As a result of the rising inflation, the Bank of England increased its benchmark interest rate today to 4.5 percent. This is the seventh rise since May 2022 when the base rate was at a record low of just 1 percent. The increase today makes it the highest level since 2008.
Professor Philip von Brockdorff, Governor of the Malta Financial Services Authority (MFSA), spoke with AIBC News about the increase in interest rates by the Bank of England today.
The increase of 0.25 percent in the interest rate announced by the Bank of England is a response to the inflation rate prevailing in the UK with food prices now accounting for a significant proportion of overall prices increases,” Professor Philip von Brockdorff, Governor – Malta Financial Services Authority
In a statement the Bank of England explained that the strength of the labour market meant that higher borrowing costs were were necessary to curb the rate of inflation.
The European Central Bank also increased its benchmark rate to 3.25 percent in early May and is now nearing a high not seen since 2001. A few days before, the US Federal Reserve increased its rate from 5 percent to 5.25 percent, the highest level since mid-2007 and its 10th consecutive increase in just over a year. Both The Bank of England and the ECB are approaching the end of their rate-tightening cycles as price pressures fall from a peak. A global credit crisis is expected.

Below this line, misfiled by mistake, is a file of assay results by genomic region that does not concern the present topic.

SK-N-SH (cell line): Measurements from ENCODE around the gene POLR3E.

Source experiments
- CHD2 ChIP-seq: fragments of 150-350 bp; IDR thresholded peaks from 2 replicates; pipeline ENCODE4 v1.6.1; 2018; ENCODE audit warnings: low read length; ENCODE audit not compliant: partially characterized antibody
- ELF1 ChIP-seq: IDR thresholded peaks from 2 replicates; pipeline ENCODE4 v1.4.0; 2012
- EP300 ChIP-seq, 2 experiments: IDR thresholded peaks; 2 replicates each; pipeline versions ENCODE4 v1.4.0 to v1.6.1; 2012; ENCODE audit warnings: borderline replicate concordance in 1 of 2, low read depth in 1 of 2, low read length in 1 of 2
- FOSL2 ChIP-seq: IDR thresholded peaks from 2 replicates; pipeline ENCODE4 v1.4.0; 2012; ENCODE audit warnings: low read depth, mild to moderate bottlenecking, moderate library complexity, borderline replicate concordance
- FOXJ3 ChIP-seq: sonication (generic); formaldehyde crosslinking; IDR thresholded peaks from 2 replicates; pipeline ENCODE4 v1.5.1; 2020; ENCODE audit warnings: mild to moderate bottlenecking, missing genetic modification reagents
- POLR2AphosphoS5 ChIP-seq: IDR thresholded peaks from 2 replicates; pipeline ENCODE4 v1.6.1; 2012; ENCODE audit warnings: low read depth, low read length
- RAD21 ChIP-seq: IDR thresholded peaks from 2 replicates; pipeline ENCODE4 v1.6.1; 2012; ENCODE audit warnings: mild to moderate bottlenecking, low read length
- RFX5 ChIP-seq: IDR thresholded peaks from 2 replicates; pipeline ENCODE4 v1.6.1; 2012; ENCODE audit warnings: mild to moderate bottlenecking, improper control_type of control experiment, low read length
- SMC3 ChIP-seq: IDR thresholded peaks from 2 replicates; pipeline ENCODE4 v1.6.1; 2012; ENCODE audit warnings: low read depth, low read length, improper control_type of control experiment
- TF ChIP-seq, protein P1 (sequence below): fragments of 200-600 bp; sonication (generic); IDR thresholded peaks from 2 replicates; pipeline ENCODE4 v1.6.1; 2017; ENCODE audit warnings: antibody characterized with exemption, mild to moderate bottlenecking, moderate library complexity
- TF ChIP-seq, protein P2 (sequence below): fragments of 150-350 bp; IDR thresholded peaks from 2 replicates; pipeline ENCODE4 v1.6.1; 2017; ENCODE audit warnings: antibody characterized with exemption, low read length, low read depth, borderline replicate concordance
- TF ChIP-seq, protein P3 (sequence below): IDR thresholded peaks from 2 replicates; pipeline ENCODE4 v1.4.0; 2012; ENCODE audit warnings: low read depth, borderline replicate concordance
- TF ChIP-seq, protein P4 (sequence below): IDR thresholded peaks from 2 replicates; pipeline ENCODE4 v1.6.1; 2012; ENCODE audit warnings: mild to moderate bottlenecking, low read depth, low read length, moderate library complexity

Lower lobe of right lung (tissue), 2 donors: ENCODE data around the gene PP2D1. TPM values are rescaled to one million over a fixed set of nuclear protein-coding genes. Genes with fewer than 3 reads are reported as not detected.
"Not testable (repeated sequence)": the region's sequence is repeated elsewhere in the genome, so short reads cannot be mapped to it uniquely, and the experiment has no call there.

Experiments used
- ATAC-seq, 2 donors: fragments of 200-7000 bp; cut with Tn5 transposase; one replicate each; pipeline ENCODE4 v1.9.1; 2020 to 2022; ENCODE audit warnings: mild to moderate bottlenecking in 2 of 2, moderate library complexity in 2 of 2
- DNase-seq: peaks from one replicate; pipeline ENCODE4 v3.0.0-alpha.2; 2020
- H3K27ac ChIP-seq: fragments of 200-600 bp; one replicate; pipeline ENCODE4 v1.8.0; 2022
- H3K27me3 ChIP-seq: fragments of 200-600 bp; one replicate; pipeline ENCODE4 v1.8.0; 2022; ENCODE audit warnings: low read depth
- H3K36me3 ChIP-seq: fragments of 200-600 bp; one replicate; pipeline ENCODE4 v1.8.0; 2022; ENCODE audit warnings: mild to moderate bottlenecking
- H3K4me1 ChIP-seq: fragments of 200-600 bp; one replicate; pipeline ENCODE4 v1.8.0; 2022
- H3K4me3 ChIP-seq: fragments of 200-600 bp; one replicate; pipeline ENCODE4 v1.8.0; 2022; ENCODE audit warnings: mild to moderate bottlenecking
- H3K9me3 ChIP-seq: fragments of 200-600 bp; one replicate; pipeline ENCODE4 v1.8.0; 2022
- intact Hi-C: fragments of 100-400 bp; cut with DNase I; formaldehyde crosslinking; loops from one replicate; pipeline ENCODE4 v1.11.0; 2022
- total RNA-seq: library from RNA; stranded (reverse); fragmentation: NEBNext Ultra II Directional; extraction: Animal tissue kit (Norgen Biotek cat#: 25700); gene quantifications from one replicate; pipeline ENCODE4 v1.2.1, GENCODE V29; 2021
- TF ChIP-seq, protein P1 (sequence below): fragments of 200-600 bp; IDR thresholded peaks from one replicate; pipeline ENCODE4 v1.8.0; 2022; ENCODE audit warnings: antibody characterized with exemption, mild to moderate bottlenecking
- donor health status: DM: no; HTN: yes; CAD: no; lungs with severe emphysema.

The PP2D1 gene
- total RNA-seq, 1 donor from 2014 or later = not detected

Professor von Brockdorff explains that as in the case of the euro area, the decision by the Bank of England reflects the dominant thinking that the only way to reduce inflation is through monetary policy of interest rate adjustment. This is expected to work but only at the cost to borrowers for businesses and buying property. This added cost could slow down economic growth or further delay economic recovery depending on the stage of the economic cycle.
The problem lies if the current inflation rate persists, he adds. This can be ruled out given global uncertainties and a return to restrictive trade practices as well as pressures on the part of trade unions to raise wages for members because of the secondary round effects and the higher cost of living.
Professor Philip von Brockdorff is Governor of the Malta Financial Services Authority (MFSA). He is head of the Department of Economics at the University of Malta. He is a member of the European Economic and Social Committee (EESC) and serves as rapporteur for a number of important dossiers requested by the European Commission. Previously Professor von Brockdorff served as Permanent Secretary for economic growth for seven years. His area of expertise is demographic economics with a focus on policy analysis and the role of the euro in international markets.